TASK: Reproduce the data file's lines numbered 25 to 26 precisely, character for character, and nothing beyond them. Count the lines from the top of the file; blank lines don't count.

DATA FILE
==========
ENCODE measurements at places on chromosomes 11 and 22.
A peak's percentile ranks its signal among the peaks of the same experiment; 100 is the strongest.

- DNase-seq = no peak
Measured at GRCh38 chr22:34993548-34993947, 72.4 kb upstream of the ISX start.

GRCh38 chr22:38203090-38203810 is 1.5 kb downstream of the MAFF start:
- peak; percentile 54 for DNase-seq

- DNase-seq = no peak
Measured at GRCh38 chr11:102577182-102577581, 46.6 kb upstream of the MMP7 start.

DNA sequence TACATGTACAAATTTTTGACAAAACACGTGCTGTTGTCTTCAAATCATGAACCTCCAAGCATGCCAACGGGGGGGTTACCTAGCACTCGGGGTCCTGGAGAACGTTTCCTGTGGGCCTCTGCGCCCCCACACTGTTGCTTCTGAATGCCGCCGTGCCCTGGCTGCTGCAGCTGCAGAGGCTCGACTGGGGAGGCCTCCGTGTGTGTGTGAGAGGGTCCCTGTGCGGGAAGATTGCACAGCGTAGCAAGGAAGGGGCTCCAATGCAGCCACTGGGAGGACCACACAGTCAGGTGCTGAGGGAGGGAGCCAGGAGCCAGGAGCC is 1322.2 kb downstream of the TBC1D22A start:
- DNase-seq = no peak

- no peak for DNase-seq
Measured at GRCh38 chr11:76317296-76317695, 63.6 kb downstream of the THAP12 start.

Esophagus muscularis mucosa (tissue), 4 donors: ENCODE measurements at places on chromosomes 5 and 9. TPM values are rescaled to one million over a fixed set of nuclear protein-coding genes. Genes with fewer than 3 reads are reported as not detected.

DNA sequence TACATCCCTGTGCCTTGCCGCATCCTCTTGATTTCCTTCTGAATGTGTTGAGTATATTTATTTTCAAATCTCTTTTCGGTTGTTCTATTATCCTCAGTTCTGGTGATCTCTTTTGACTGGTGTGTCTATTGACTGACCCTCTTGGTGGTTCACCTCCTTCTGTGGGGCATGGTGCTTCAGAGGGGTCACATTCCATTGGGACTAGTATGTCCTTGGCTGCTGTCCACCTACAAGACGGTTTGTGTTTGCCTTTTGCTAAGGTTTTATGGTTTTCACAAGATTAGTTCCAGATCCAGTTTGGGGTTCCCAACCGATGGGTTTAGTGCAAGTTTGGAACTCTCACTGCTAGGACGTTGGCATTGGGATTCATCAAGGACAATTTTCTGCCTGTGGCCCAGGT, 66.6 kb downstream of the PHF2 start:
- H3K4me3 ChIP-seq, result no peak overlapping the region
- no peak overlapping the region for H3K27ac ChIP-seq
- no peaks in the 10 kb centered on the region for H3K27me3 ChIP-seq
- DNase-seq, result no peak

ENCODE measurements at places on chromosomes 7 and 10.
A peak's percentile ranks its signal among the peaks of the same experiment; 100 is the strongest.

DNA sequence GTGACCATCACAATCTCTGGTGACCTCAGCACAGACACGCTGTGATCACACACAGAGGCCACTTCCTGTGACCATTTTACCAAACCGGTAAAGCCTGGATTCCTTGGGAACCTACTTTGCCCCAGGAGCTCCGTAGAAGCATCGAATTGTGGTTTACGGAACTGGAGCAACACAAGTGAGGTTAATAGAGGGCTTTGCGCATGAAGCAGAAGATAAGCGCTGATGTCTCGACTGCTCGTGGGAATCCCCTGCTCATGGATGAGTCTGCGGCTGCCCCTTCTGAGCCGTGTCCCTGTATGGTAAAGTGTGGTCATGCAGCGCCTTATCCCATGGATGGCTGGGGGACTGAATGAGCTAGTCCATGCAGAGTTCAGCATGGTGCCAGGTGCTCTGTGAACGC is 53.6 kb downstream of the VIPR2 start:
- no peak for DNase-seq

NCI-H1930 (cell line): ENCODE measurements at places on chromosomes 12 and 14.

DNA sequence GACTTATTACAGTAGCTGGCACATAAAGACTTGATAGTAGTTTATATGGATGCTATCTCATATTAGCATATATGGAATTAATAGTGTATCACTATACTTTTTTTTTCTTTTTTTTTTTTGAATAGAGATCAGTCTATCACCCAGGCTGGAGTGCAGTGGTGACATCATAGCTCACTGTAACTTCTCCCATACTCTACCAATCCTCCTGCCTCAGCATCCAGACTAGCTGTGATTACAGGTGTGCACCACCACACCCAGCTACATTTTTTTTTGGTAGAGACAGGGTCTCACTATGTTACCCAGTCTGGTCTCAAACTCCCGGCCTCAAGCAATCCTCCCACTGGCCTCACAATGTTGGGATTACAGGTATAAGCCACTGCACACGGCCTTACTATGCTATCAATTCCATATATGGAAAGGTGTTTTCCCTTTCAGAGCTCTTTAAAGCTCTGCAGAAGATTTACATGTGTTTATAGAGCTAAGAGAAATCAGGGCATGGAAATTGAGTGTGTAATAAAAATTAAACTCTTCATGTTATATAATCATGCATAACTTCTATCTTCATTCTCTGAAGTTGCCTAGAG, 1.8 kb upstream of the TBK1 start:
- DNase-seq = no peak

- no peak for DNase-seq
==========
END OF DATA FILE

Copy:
- DNase-seq = no peak

- no peak for DNase-seq